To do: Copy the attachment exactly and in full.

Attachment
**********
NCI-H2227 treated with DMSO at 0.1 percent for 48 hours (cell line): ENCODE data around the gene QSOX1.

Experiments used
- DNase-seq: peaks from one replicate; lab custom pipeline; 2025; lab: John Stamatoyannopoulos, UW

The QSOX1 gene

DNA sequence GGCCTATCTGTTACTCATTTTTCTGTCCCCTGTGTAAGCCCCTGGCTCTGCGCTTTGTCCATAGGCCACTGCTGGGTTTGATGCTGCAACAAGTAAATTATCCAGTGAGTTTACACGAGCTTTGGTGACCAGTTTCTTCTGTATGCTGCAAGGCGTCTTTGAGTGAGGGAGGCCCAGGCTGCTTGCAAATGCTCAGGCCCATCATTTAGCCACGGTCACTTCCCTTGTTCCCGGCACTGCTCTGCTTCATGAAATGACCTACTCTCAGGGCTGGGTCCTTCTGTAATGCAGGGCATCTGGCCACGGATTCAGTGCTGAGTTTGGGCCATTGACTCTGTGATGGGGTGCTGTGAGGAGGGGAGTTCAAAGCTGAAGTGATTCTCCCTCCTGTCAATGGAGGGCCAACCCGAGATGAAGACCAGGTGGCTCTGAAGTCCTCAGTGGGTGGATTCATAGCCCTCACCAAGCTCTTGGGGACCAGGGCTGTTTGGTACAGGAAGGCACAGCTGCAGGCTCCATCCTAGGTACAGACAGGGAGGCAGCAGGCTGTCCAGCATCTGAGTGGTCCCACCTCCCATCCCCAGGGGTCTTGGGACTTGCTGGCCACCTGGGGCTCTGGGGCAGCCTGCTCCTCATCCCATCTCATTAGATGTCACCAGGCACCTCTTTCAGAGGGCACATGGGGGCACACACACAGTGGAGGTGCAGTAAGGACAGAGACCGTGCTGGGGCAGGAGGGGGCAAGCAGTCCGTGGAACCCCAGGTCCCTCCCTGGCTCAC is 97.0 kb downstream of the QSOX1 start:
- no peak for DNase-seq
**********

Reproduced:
NCI-H2227 treated with DMSO at 0.1 percent for 48 hours (cell line): ENCODE data around the gene QSOX1.

Experiments used
- DNase-seq: peaks from one replicate; lab custom pipeline; 2025; lab: John Stamatoyannopoulos, UW

The QSOX1 gene

DNA sequence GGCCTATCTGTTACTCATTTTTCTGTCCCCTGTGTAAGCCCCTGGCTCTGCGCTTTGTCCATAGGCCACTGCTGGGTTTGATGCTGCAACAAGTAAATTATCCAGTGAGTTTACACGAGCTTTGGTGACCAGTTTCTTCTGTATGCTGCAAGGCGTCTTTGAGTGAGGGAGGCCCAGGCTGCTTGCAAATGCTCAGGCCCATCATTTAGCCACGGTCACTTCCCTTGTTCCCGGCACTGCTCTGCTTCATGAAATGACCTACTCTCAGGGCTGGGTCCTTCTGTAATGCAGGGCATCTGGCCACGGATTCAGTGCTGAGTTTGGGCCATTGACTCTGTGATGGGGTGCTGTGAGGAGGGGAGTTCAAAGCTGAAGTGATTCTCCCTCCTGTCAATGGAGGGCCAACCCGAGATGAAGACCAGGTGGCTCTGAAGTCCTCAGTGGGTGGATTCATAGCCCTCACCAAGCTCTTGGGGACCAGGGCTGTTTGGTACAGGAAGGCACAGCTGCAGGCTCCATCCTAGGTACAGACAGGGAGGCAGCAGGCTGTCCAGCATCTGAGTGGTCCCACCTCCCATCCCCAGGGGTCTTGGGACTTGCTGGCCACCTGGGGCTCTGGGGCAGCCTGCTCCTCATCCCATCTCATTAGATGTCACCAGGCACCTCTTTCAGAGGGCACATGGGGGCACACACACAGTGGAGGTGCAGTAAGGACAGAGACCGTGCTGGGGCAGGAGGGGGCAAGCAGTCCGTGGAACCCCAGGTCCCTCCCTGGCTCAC is 97.0 kb downstream of the QSOX1 start:
- no peak for DNase-seq